PA’s first-ever Black Student Union


Courtesy of @pahs_bsu.

Olivia Guy, Co-editor

For senior and Black Student Union (BSU) president Lenari Cooper, the first BSU at PA is hoping to “strive and [work] to change the social norms at PA, as well as educate others on black culture.”

This is the first-ever BSU at PA, and is working as a place to offer a “space where the racial and social implications that enter our school can be addressed accordingly,” said junior BSU member Ure Emejuru.

The first official Black Student Union was founded at San Francisco State University in 1966, which was followed by a wave of BSU’s popping up around campuses across the country.

Black student unions developed after the Black Campus Movement in which students demanded and protested their rights for Black studies departments, a more diverse faculty, and as a whole, a more diverse and inclusive system of education for the Black community and experience.

Black student unions have evolved over the years, but the need for them has not wavered, as according to the PA’s BSU official Instagram page, this specific organization will “advocate the needs for students at PA and powering, teaching, discussing, and exploring the black experience.”

The goals of Black student unions differ depending on the place and needs within the community, but for PA one specific importance of the BSU is to acknowledge and raise awareness of the prevalent “lack of representation or accurate representation at PA,” according to Cooper.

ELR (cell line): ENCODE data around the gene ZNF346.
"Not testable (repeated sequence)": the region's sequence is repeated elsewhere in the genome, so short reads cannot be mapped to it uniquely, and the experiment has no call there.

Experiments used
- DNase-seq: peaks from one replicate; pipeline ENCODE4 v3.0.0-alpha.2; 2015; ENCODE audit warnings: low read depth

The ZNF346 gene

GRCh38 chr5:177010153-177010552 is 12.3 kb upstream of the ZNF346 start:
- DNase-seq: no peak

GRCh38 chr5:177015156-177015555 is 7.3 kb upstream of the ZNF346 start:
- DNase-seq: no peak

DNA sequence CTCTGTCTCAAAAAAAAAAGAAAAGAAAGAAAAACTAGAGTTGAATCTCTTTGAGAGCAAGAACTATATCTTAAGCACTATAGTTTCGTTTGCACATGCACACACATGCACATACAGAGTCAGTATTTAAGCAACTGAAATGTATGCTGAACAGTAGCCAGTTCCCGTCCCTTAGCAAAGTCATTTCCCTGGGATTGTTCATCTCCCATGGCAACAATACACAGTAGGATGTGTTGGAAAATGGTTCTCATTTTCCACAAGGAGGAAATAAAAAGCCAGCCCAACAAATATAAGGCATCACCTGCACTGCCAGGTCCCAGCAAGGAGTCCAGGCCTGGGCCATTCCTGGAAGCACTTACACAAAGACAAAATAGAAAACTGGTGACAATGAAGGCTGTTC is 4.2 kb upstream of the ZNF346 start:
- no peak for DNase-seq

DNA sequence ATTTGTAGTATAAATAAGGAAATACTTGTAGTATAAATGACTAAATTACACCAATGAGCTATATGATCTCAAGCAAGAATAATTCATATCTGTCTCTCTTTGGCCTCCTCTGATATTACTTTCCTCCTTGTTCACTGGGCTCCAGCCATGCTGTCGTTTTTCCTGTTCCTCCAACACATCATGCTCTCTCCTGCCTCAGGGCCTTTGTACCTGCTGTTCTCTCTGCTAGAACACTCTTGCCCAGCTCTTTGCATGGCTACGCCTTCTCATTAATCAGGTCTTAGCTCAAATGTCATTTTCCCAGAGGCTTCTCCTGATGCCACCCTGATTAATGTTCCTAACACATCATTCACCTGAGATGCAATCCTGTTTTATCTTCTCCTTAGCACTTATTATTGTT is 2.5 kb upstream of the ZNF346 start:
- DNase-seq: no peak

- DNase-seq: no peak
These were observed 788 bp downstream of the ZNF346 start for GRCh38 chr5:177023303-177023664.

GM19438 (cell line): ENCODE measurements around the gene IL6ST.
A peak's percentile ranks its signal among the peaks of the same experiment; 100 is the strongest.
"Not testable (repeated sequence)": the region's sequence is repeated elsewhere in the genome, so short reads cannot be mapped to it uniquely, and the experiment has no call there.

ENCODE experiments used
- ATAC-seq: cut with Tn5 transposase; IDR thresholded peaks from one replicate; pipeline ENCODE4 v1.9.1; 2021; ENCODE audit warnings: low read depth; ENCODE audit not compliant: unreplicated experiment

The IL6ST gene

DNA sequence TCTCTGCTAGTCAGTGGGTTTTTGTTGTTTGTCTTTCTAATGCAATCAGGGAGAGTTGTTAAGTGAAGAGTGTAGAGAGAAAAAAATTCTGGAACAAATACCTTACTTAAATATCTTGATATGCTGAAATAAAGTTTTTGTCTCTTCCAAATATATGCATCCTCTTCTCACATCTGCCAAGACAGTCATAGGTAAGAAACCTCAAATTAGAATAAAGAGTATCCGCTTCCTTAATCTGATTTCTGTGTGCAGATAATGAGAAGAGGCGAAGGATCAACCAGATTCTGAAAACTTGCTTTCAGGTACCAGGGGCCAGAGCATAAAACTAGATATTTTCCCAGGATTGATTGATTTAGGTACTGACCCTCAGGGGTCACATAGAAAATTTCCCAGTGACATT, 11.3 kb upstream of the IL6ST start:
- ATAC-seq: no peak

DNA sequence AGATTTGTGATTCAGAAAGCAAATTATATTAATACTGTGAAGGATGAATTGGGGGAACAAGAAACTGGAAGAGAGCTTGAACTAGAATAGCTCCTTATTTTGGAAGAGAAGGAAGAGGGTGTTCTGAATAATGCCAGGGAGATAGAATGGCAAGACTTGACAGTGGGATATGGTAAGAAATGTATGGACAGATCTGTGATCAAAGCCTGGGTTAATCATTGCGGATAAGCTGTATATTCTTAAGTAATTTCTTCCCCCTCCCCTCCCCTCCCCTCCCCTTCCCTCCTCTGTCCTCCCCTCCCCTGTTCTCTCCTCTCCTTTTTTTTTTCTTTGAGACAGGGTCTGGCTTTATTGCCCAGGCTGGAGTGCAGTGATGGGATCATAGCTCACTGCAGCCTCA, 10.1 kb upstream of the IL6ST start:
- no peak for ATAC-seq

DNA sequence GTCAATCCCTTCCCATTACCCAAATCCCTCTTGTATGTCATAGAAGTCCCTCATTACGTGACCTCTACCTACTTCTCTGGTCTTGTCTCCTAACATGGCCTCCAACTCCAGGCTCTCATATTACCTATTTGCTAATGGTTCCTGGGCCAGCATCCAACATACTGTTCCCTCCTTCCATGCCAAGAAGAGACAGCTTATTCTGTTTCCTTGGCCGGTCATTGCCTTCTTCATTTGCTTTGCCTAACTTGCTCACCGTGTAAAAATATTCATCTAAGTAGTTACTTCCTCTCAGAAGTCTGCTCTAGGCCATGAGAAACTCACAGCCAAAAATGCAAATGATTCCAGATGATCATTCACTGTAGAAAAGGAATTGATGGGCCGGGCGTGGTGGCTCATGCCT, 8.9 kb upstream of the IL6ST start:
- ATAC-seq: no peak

Junior BSU member Amyna Ceville explained that “The main topic of change the BSU focuses on is creating a safe place for people of diverse backgrounds ethnicity, cultures (Black, Hispanic, Asian, and any other minorities), and to be more inclusive towards them.”

Often, “People try to dismiss the racial and economic disparities present at PA,” explained Emejuru. “As students who experience these things first hand, I believe the union is a great place to garner solutions, as well as give back to our community,” continued Emejuru.

“There is a diversity problem at PA, but I believe that the BSU is striving to close that gap between our fellow students and the staff as well,” said Ceville.

According to Ceville, another goal of the BSU is “To make a safe, inclusive, and open-minded environment for people to come and discuss their opinion on certain topics in today’s society.”

As president of the BSU, Cooper “does a little bit of everything,” and works to limit her committee members’ stress by “delegating roles and responsibilities.”

As a new club at PA, there have not been many events that the BSU has participated in yet, however in the future, “We would like to get comfortable enough where we have meaningful and deep discussions,” said Cooper.

A previous meeting included members of the Chinese Culture Club discussing the Feb. 1 Lunar New Year, which Cooper believes was “one of the best meetings we have had so far,” and in the future would “love other cultural groups to come and speak with us.”

The BSU also introduced a spirit week in mid-February to spread the work of the new organization and “culturally educate others,” said Cooper.

Emejuru hopes to “get the club involved in more community events and collaborate with the other BSU’s in VB.”

The BSU continues to grow in hopes to become a safe place for the Black community. In terms of definite plans in the future Cooper says, “There is a lot planned for BSU. That’s all I can say.”